This just out (well done Tom!)...
Holtz, T.R. Nomenclature: Share names for dinosaur divisions. Nature
545: 30 doi:10.1038/545030d
First paragraph: "Matthew Baron and colleagues propose a radical
revision of dinosaur relationships (Nature 543, 501-506; 2017). I
suggest that borrowing from the field's rich history could help to
prevent unnecessary confusion."
Holtz argues that Saurischia should be abandoned if it doesn't include
Theropoda - I completely agree. He further suggests that the name
Sauropodomorpha, or alternatively Pachypodosauria, should be used for
the remaining 'saurischians' (= traditional sauropodomorphs + more
basal taxa, like herrerasaurids). I like the rationale for reviving
Huene's Pachypodosauria ("Initially used to unite larger theropods
with the sauropodomorphs, the term could now be applied to a clade of
dinosaurs that have four or more weight-bearing toes, as distinct from
their lighter-footed ornithoscelidan sister taxon with three
weight-bearing toes."). But I think the preferred option is to use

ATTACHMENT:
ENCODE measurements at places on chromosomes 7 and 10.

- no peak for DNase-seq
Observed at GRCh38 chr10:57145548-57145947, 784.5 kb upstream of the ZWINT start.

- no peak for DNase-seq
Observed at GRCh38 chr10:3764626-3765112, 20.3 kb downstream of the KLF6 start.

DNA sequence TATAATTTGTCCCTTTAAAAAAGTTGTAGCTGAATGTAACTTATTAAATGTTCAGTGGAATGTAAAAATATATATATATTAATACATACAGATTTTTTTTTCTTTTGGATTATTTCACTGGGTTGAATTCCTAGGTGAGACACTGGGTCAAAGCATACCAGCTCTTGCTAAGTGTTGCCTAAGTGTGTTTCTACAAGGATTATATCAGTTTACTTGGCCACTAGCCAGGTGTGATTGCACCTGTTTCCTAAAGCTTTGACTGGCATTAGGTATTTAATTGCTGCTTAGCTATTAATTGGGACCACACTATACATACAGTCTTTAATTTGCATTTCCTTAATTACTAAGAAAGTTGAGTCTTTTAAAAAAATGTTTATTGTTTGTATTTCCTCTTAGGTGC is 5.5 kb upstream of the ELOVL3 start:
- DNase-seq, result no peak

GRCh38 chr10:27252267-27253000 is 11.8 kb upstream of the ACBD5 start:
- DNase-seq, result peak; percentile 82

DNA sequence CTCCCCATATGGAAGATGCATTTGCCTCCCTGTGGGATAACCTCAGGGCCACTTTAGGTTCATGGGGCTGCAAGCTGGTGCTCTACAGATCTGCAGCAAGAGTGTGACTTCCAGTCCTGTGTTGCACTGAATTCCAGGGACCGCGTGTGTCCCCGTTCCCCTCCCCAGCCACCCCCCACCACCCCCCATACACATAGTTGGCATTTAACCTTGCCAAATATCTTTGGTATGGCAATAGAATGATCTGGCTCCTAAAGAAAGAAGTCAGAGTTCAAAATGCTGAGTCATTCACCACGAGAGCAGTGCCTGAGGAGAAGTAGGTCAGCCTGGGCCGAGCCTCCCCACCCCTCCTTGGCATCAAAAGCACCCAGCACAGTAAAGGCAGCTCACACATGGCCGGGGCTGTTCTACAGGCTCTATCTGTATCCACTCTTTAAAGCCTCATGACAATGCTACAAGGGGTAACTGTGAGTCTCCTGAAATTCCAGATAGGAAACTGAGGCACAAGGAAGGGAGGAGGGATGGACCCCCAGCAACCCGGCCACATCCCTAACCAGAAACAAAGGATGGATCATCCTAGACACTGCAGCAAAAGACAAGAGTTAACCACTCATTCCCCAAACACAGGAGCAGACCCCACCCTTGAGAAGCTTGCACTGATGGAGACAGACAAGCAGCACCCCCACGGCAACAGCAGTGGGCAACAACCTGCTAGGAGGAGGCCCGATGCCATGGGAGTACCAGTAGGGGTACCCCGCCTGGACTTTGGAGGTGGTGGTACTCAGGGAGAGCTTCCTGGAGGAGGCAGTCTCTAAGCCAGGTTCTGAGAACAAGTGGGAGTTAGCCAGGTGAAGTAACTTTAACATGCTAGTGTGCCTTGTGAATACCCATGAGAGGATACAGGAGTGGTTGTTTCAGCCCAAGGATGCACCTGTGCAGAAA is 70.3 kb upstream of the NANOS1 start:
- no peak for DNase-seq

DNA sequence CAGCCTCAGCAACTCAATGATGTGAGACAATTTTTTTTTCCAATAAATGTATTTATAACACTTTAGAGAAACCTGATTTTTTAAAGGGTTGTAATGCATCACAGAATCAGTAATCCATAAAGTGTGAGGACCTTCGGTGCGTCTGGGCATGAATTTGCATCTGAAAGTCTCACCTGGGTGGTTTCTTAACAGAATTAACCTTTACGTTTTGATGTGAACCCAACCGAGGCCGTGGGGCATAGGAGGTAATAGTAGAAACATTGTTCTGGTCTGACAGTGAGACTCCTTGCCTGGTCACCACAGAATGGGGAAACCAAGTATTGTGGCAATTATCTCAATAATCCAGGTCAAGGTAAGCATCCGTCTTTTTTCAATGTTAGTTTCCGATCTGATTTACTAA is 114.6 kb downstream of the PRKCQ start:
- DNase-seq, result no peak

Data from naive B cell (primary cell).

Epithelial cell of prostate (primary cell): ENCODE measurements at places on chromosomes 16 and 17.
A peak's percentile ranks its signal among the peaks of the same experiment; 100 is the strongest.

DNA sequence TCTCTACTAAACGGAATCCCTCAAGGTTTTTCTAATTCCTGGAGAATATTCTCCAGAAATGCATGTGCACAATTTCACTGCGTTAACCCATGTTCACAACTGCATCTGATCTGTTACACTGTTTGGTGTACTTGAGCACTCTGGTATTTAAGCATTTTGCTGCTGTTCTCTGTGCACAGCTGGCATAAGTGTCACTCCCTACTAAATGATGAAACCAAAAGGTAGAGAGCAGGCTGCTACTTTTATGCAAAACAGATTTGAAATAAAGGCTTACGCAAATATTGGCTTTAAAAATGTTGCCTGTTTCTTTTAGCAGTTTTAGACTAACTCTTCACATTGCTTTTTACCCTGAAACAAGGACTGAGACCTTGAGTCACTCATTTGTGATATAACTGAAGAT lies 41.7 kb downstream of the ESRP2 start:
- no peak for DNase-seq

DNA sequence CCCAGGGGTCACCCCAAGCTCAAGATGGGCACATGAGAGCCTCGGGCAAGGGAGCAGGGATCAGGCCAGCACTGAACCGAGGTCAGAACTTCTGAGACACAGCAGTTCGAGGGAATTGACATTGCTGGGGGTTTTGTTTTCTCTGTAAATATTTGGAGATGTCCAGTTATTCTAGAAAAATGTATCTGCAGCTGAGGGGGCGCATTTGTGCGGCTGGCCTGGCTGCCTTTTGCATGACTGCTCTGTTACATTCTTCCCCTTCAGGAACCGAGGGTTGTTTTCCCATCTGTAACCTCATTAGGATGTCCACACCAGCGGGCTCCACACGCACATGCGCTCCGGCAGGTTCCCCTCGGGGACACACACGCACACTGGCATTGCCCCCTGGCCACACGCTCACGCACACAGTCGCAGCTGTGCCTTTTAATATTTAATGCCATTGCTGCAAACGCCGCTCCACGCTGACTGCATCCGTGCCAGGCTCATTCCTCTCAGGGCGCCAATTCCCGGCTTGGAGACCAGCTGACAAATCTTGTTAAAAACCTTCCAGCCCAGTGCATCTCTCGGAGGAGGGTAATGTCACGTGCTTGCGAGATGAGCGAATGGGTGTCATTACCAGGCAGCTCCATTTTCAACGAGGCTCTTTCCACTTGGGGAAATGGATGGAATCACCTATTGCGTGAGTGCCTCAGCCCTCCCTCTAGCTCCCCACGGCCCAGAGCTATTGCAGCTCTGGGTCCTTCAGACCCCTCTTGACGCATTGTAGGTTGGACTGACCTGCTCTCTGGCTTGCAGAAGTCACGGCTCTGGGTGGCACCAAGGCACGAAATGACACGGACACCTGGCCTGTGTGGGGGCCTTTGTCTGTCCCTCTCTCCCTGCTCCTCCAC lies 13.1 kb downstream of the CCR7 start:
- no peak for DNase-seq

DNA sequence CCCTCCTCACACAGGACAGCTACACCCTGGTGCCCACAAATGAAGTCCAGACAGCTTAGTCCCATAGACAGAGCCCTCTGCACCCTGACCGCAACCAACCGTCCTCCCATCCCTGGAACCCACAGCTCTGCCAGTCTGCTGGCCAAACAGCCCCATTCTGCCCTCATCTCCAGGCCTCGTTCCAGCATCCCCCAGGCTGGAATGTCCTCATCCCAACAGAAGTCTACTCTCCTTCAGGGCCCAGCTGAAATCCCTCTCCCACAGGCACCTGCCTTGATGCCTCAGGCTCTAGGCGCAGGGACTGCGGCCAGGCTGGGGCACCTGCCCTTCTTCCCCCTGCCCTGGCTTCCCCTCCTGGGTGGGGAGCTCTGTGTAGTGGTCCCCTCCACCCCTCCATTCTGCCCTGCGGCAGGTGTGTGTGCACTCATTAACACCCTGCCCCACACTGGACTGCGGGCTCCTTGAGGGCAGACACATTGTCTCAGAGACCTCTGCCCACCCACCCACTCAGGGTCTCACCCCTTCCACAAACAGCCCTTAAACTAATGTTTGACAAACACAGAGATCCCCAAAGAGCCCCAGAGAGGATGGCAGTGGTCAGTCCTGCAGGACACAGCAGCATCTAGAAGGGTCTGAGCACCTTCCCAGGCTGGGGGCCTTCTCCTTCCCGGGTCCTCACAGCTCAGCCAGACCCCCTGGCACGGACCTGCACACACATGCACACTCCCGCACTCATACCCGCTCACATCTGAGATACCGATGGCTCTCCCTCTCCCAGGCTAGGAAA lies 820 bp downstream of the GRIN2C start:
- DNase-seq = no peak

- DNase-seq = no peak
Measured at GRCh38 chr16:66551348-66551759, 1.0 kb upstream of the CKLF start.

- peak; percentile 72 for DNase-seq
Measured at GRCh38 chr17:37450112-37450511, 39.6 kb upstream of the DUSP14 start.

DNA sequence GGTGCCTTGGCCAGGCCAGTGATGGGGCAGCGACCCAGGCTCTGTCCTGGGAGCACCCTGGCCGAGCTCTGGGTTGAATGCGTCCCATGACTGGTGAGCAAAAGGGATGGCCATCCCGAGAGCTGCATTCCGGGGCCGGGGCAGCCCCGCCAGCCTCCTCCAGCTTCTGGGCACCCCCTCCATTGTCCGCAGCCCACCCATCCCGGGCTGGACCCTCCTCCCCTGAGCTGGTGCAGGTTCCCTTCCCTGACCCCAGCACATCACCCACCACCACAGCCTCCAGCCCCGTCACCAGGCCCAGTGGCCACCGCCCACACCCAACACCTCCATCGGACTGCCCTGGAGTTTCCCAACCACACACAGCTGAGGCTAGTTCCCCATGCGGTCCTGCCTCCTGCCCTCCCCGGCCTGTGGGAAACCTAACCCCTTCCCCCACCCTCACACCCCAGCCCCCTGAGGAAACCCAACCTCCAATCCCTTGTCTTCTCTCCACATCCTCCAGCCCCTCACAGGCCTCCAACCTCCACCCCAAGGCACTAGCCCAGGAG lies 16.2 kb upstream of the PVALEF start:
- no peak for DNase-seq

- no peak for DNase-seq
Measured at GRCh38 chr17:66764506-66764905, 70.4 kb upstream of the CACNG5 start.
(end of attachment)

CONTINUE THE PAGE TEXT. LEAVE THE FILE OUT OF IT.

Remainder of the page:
Sauropodomorpha for this clade, rather than Pachypodosauria.
Sauropodomorpha would simply be expanded to include herrerasaurids (or
whichever taxa are recovered as closer to sauropods than to theropods
IIRC, Pachypodosauria originally included teratosaurids, many of which
were based on the erroneous combination of predatory teeth (including
from rauisuchians) and associated basal sauropodomorph ('prosauropod')
bones. Hence these teratosaurids were regarded by Huene as primitive
carnivores that provided a link between large theropods (Huene's
'carnosaurs') and sauropods. I don't think this historical 'baggage'
interferes with resurrecting Pachypodosauria as a new dinosaurian
clade. However, given that inclusion of herrerasaurids in the
Sauropodomorpha has precedent, I think Sauropodomorpha is the best way
to go for the name of the sister taxon to Baron et al.'s
Thomas R. Holtz, Jr.
Email: email@example.com Phone: 301-405-4084
Principal Lecturer, Vertebrate Paleontology
Office: Geology 4106, 8000 Regents Dr., College Park MD 20742
Dept. of Geology, University of Maryland
Faculty Director, Science & Global Change Program, College Park Scholars
Office: Centreville 1216, 4243 Valley Dr., College Park MD 20742
Mailing Address: Thomas R. Holtz, Jr.
Department of Geology
Building 237, Room 1117
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University of Maryland
College Park, MD 20742-4211 USA